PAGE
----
Schaeffler shows product portfolio, announces municipal vehicle electrification
24 March 2023
At ConExpo-Con/Agg 2023, Schaeffler Group presented a comprehensive portfolio of solutions for the construction and aggregates industries, including precision-engineered products designed to increase reliability, reduce emissions, optimize power density and transition to electromechanical actuation.
“In addition to providing solutions that help customers improve the efficiency and reliability of their operations, we are showcasing numerous innovations such as electric motors, electromechanical actuators, fuel cell stacks and current-insulated bearings to support the industry’s transformation to zero-emissions products,” said Michael White, vice president of regional business units and engineering for Schaeffler in the Americas.
The company’s interactive display focused on eight product categories, including bearing solutions, actuation, e-mobility, engine, driveline, chassis, fluid power and sensor technologies. Elaborate cutaways of the P2 Hybrid Module with PEU (high-voltage wet triple clutch) and the PowerWheel wheel hub drive were shown alongside:
- a new range of split bearings for conveyor applications and upgraded housing designs for the SAF200 and SAF500WS (wide series) mounted models;
- an array of sealing solutions;
- spherical roller bearings for vibratory screens;
- and the OPTIME wireless condition monitoring solution, Concept1 single-point automatic lubricator and OPTIME C1 “smart” lubricator from Schaeffler Lifetime Solutions.
Electrification of municipal utility vehicles
Following the show, Schaeffler also announced collaboration with three manufacturers of compact municipal vehicles for use of its electric wheel hub motors in their production lines over the coming months. The vehicles will include fully electrified road sweepers, vans and snowplows.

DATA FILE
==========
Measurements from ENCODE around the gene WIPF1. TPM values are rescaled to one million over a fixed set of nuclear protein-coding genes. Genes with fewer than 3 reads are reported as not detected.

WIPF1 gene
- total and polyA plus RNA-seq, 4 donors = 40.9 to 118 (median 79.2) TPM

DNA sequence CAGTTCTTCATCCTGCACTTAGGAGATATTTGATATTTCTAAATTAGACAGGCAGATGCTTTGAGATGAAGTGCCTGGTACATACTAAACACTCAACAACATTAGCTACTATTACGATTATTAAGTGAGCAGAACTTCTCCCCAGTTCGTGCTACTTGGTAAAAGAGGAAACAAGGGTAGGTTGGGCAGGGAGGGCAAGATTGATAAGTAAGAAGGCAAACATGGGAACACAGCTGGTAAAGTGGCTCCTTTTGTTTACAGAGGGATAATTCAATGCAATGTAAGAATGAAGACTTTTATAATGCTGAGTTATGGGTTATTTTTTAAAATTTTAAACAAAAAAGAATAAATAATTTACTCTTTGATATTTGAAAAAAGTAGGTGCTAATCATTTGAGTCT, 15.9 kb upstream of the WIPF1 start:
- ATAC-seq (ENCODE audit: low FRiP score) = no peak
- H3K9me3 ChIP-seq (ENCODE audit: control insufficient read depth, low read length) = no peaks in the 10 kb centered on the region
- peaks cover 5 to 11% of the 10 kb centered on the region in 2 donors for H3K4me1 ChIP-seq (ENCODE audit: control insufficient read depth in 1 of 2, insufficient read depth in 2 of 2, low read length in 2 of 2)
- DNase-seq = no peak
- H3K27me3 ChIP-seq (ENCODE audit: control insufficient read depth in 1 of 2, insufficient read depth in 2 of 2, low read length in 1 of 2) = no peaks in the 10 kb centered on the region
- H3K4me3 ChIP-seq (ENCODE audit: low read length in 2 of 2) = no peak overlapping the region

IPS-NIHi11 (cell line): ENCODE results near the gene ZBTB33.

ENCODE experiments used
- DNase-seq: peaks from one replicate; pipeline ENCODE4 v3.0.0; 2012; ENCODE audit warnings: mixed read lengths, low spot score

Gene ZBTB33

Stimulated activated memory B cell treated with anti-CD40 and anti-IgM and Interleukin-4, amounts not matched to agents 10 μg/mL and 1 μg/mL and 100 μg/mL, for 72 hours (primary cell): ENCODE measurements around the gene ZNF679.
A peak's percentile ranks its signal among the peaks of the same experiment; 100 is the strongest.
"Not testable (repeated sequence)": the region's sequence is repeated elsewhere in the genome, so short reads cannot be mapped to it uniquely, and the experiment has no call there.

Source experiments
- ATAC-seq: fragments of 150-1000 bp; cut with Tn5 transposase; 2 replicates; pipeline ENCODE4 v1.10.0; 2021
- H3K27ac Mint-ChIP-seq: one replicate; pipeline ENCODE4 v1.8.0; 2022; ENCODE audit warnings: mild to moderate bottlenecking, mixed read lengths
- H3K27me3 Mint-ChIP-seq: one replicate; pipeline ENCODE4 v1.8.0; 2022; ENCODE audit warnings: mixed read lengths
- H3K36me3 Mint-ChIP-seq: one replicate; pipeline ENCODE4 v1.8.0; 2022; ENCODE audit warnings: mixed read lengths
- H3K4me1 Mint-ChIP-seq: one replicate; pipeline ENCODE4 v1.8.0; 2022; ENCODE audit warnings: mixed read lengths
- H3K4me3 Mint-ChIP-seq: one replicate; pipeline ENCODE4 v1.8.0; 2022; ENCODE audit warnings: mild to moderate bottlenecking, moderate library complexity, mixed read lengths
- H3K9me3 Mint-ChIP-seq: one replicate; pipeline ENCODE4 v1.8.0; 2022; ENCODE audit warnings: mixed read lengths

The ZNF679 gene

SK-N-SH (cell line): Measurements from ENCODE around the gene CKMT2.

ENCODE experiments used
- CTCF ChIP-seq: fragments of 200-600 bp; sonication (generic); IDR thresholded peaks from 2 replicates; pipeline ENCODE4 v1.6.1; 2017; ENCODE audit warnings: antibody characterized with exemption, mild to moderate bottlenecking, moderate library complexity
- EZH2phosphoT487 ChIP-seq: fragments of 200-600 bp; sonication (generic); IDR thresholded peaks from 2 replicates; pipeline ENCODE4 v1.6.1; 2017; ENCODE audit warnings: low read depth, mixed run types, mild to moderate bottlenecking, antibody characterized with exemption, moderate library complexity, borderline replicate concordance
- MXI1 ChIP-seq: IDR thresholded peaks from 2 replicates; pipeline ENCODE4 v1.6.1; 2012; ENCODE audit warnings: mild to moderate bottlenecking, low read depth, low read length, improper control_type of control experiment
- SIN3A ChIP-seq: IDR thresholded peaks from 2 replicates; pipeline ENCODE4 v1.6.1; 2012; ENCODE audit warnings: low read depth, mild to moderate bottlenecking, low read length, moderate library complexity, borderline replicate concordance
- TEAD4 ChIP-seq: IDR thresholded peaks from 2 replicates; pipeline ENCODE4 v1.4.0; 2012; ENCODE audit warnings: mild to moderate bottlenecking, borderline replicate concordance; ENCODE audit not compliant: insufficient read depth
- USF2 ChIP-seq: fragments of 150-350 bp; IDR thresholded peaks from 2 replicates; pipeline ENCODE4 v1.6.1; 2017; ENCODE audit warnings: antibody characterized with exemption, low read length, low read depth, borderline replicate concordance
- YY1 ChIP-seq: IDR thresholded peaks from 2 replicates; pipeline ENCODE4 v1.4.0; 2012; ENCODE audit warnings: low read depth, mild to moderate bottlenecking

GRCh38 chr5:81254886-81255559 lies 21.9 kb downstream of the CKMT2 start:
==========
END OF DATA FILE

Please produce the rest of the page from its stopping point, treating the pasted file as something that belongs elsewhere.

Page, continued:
According to the company, the power output of its low-noise, fully electric wheel hub motors is scalable from 7 to 26 kW (nominal) and peaking at 60 kW for short bursts. The torque generated by the electric motor is transmitted via the gearbox directly to the wheel for reduced energy loss. Torque and direction of rotation are controlled individually for each wheel, resulting in an all-wheel drive vehicle. Schaeffler currently develops wheel hub motors for 48 V and 400 V applications and is exploring the possibility of higher voltages.
The motors feature a unique architecture, in which the electric motor (stator and rotor), gearbox and mechanical friction brake are arranged around the wheel bearing inside a 14-in. rim. This compact design envelope frees up space elsewhere in the vehicle – for battery or cargo stowage, for example – and gives vehicle manufacturers greater design freedom to develop a range of mobility formats, including rolling chassis solutions, the company added.
“Our highly integrated electric wheel hub motors also improve vehicle maneuverability, which is a key prerequisite for automated driving,” said Dr. Jochen Schröder, head of E-Mobility at Schaeffler.
The inverter, which is not integrated, can be accommodated anywhere in the vehicle. A single inverter controls one or two wheel hub motors, depending on the use scenario.
One of the first companies to be launching a multifunction vehicle comprising the Schaeffler wheel hub motor technology this year is Jungo. The two companies have been partnering to tailor the drive technology to the specific everyday requirements of commercial street sweeping.
“The electric in-wheel motors and braking technology eliminates the need for oil changes and greatly enhances our vehicles’ performance in terms of efficiency, power-to-weight ratio, safety, handling and braking reliability,” said Jungo founder and CEO Nicolas Jungo.
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